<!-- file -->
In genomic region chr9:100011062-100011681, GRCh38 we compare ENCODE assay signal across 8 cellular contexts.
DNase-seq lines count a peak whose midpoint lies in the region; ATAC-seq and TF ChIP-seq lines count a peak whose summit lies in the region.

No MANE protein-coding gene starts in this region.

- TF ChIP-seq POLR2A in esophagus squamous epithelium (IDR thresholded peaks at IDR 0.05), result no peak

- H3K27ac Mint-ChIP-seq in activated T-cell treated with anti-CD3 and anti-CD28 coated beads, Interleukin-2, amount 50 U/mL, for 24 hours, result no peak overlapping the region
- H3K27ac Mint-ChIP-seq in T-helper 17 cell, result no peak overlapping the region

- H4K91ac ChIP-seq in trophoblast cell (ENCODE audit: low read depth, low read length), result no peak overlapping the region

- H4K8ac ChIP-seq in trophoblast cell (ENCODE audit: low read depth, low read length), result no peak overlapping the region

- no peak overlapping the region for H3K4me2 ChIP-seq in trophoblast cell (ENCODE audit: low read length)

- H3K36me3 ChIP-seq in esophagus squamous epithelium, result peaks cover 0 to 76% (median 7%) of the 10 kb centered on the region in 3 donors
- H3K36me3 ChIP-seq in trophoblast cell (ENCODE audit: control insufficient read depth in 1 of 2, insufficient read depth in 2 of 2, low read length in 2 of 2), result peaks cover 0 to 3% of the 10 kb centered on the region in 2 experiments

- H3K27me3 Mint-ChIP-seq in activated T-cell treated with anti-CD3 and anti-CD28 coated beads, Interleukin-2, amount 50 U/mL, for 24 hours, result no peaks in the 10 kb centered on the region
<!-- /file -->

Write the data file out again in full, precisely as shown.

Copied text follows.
In genomic region chr9:100011062-100011681, GRCh38 we compare ENCODE assay signal across 8 cellular contexts.
DNase-seq lines count a peak whose midpoint lies in the region; ATAC-seq and TF ChIP-seq lines count a peak whose summit lies in the region.

No MANE protein-coding gene starts in this region.

- TF ChIP-seq POLR2A in esophagus squamous epithelium (IDR thresholded peaks at IDR 0.05), result no peak

- H3K27ac Mint-ChIP-seq in activated T-cell treated with anti-CD3 and anti-CD28 coated beads, Interleukin-2, amount 50 U/mL, for 24 hours, result no peak overlapping the region
- H3K27ac Mint-ChIP-seq in T-helper 17 cell, result no peak overlapping the region

- H4K91ac ChIP-seq in trophoblast cell (ENCODE audit: low read depth, low read length), result no peak overlapping the region

- H4K8ac ChIP-seq in trophoblast cell (ENCODE audit: low read depth, low read length), result no peak overlapping the region

- no peak overlapping the region for H3K4me2 ChIP-seq in trophoblast cell (ENCODE audit: low read length)

- H3K36me3 ChIP-seq in esophagus squamous epithelium, result peaks cover 0 to 76% (median 7%) of the 10 kb centered on the region in 3 donors
- H3K36me3 ChIP-seq in trophoblast cell (ENCODE audit: control insufficient read depth in 1 of 2, insufficient read depth in 2 of 2, low read length in 2 of 2), result peaks cover 0 to 3% of the 10 kb centered on the region in 2 experiments

- H3K27me3 Mint-ChIP-seq in activated T-cell treated with anti-CD3 and anti-CD28 coated beads, Interleukin-2, amount 50 U/mL, for 24 hours, result no peaks in the 10 kb centered on the region